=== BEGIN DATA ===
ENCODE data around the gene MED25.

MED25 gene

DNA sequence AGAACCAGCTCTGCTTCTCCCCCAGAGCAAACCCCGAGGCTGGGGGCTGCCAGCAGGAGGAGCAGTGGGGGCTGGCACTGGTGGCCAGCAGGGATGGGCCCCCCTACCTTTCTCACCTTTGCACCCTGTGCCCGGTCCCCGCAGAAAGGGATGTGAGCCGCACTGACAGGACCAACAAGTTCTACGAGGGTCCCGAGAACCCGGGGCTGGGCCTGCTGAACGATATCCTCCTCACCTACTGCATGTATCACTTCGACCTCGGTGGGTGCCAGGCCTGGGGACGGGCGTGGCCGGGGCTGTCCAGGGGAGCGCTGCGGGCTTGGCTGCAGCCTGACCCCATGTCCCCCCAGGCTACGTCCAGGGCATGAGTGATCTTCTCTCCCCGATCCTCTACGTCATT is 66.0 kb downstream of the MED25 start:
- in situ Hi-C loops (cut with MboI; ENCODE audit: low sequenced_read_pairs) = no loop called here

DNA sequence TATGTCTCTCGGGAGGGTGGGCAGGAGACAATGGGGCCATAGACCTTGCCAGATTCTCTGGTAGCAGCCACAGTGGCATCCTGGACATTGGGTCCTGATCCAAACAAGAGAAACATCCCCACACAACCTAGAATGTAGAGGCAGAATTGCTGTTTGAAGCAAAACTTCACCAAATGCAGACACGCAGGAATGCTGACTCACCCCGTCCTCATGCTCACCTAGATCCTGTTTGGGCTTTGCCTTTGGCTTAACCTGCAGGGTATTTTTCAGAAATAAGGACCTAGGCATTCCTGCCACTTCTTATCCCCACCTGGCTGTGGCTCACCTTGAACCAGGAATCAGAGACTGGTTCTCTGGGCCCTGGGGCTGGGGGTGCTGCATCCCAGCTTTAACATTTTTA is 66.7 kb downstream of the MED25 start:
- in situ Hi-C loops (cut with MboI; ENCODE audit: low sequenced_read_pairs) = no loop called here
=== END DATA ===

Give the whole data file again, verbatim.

ENCODE data around the gene MED25.

MED25 gene

DNA sequence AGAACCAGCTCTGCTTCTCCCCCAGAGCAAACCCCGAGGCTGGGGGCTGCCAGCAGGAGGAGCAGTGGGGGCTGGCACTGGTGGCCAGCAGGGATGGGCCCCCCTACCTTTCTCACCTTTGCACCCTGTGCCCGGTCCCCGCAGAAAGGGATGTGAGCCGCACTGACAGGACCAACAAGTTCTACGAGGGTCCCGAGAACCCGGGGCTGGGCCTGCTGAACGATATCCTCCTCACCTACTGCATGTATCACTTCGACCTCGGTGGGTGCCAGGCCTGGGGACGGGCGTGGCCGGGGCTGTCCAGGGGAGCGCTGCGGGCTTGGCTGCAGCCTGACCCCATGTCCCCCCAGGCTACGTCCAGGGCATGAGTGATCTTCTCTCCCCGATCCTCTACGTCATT is 66.0 kb downstream of the MED25 start:
- in situ Hi-C loops (cut with MboI; ENCODE audit: low sequenced_read_pairs) = no loop called here

DNA sequence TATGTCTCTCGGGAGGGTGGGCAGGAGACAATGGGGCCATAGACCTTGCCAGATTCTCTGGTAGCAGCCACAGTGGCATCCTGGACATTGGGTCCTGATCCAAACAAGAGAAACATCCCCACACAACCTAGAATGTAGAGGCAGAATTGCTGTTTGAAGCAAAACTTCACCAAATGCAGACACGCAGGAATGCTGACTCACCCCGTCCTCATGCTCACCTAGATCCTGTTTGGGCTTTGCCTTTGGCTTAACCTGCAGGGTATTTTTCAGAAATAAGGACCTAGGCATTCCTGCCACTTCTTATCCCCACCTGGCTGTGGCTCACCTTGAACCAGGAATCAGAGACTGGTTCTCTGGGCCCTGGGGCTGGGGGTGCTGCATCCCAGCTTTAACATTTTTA is 66.7 kb downstream of the MED25 start:
- in situ Hi-C loops (cut with MboI; ENCODE audit: low sequenced_read_pairs) = no loop called here